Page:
|Suddenly he was on his feet and barking loudly, beginning a wild war dance for joy, tearing round and round the group of waiting men as if hed gone half-mad.
As C for Cecilia touched down, he could hardly contain his excitement. He waited until the hatches opened, as hed been trained to do, then bolted forward, and was at the bottom of the ladder as his master stepped down.
It was a pattern that would repeat itself scores of times that summer as hostilities progressed.
In June 1941 Roberts 311 Squadron was tasked to bomb the railway yard in Hamm, in the west of Germany.
The trusty Wellingtons, C for Cecilia included, were prepared for the coming sortie. As ever, Antis dozed near the runway once they had taken off.
It was 1am when he awoke from a long sleep as if from a sudden shock. He began to shiver. Then, quite suddenly, he threw his head back at the heavens and began to howl. It was a sound that none of the men had heard him make before: hollow, full of loss, spine-chilling.
Cecilias in trouble, shouted one. Antis can sense it. God knows how, but he can.
Two hundred miles to the south east where an aerial battle raged over Occupied Europe, a shard of metal was punching through the Wellingtons Perspex gun turret, shattering it and burying itself in Roberts forehead. The time was 1am precisely.
As blood poured into his eyes, the crippled Cecilia began to lose height. The coast of England was looming before her, a dark line on the blacked out horizon. The plane hurtled towards the cliffs.
Back at East Wretham the groundcrew waited for news. But nobody could get Antis to abandon his lonely vigil, even as rain lashed the airbase.
Late in the afternoon welcome intelligence arrived that the plane had been coaxed over the cliffs before its engine gave out, and had landed safely, in Norfolk. Robert had been taken to hospital and was likely to be there for several days.
But nobody could think how to pass on the news to his dog. If he continued to refuse food and shelter, hed die.
It was the squadrons padre who came up with the idea of asking the hospital to let Robert out for a few hours to rescue his faithful companion. For the second night running, the staff at East Wretham covered the ravenous Antis with blankets, and prayed that hed make it.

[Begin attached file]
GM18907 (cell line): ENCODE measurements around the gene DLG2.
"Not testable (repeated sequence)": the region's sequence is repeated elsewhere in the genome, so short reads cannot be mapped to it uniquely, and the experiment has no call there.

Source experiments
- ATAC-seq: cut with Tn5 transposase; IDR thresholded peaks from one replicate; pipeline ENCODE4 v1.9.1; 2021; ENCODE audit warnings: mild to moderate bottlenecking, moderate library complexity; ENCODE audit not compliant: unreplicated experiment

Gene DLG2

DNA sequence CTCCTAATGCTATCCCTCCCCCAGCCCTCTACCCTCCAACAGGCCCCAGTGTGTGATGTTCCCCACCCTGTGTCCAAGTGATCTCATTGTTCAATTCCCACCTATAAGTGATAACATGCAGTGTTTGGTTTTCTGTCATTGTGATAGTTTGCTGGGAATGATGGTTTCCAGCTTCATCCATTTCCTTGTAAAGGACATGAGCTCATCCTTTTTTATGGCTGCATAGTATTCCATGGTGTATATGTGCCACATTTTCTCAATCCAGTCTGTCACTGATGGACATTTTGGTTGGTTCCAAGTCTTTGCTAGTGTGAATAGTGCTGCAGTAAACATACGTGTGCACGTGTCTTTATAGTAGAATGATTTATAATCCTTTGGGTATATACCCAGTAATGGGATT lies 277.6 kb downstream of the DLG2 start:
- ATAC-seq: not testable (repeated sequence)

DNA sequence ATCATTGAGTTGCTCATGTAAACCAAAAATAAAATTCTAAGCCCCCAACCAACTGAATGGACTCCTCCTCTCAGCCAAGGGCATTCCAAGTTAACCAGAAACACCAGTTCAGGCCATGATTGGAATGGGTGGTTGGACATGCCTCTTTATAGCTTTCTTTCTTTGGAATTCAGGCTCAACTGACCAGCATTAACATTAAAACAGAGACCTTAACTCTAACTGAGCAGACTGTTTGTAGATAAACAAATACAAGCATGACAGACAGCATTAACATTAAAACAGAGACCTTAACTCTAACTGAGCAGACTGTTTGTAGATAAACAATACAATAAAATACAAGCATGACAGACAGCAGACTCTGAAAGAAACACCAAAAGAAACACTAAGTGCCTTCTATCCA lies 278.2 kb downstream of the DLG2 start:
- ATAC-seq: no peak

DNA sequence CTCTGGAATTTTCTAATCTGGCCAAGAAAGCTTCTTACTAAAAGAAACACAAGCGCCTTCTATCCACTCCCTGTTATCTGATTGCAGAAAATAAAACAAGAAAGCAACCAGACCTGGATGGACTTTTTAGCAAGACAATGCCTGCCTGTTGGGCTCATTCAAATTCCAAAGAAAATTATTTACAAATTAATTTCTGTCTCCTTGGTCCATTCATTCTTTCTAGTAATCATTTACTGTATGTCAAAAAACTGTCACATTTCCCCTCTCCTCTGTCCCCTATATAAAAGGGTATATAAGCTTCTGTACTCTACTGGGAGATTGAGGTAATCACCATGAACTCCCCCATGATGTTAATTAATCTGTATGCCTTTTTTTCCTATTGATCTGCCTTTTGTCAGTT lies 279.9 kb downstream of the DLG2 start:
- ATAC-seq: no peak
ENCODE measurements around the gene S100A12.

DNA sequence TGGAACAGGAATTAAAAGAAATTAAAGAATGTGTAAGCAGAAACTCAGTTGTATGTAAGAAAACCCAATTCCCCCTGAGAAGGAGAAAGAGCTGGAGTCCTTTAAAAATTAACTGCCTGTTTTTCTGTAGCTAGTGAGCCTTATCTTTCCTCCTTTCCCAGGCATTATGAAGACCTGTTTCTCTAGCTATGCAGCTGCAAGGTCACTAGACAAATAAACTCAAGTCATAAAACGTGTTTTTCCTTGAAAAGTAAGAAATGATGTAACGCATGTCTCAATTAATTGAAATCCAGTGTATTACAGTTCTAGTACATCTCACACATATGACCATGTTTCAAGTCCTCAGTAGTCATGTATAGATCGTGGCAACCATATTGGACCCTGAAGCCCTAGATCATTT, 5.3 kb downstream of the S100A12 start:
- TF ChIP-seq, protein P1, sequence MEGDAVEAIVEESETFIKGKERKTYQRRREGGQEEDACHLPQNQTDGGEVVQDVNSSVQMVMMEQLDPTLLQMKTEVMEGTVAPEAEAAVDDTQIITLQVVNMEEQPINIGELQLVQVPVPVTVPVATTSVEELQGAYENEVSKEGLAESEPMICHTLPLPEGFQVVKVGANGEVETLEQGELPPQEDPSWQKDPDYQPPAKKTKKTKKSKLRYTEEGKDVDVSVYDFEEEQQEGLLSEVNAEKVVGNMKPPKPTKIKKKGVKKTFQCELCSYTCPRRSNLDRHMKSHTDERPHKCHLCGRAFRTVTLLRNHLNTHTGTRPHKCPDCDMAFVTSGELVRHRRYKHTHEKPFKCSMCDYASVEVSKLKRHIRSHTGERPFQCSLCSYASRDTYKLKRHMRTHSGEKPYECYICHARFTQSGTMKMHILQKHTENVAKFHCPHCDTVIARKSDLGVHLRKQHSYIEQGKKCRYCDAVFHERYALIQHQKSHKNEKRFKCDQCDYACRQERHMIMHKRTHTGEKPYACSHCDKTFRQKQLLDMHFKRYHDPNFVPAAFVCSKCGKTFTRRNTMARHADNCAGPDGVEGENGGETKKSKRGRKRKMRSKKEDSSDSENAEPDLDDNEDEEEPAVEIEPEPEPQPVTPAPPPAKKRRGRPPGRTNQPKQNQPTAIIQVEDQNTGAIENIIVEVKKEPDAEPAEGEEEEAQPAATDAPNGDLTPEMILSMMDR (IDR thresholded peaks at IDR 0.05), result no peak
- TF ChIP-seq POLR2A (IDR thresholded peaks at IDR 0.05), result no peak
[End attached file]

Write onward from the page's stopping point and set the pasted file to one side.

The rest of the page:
At dawn the next morning a car raced up the perimeter track. In the back was a bandaged, bruised Robert.
He sank to the ground beside his dog. A tongue flicked out and licked his masters face tentatively.
Through the smell of lint and iodine, Antis could detect the familiar taste and scent. His tail thumped weakly as he tried unsuccessfully to stand.
But he couldnt do it. Instead the wounded airman picked up his dog and cradling him in his arms, carried him to the waiting car.
It was late June when C for Cecilia was ready to take to the skies again. And for the first time Antis was nowhere to be seen as the crew completed their pre-flight checks and took to the air.
On board the plane, Robert tried to ignore his nagging anxiety. Maybe this was to be expected after the dogs long and traumatic vigil during the previous mission.
The airman forced himself to focus on the dark skies ahead. They would soon be over the German coast, and danger beckoned.
Feeling a touch on his elbow he turned, expecting it to be the navigator with an important instruction.
It wasnt. It was a German Shepherd, lying prone on the floor. Robert shook his head. It must be the altitude playing tricks. And yet there he was.
Antis must somehow have crept aboard the aircraft and stowed away, careful to stay hidden until there was nothing anybody could do about it.
Recovering from the shock, Robert saw that the dogs flanks were heaving. They were climbing to 16,000ft, and Antis was having increasing trouble breathing in the thin atmosphere.
Taking a massive gasp, the airman unstrapped the oxygen mask from his face and pressed it firmly over his dogs muzzle. They shared the oxygen for the rest of the flight.
The plane dropped its payload on to the city of Bremens oil refinery and turned for home, surviving night fighters, ground fire and the threat of barrage balloons to make it safely back to East Wretham, where Robert prepared to face the music.
Everybody knew it was strictly against Britains Air Ministry regulations to take an animal into the air, especially when flying a combat sortie over enemy territory.
No prizes for guessing where Antis has spent the night, then, said the Wing Commander.
Sir, please let me explain... began Robert.
His superior threw up a hand. Theres a very good English expression, he said. What the eye doesnt see, the heart doesnt grieve after.
Antis continued to serve as 311 Squadrons mascot for the rest of the war. In 1949 he was formally recognised as a war hero when he was awarded the Dickin medal - commonly known as the Animal Victoria Cross.
In 1951, Robert Bozdech was granted British nationality. Just two years later, alas, man and dog were parted for ever. After all they had been through Antis the hero, talisman and warrior, died at the age of 14. His gravestone bears the simple words in Czech: Loyal unto death.
Robert married a British girl soon afterwards and they settled in the West Country to bring up their family.
He continued to serve with the RAF, including a combat deployment to Suez. But he never got another dog, and refused to allow his children one either. After Antis, the war dog, he swore he would never own one again.
Adapted from War Dog: The No-Mans Land Puppy Who Took To The Skies by Damien Lewis, published by Sphere at £12.99. © Damien Lewis 2013.
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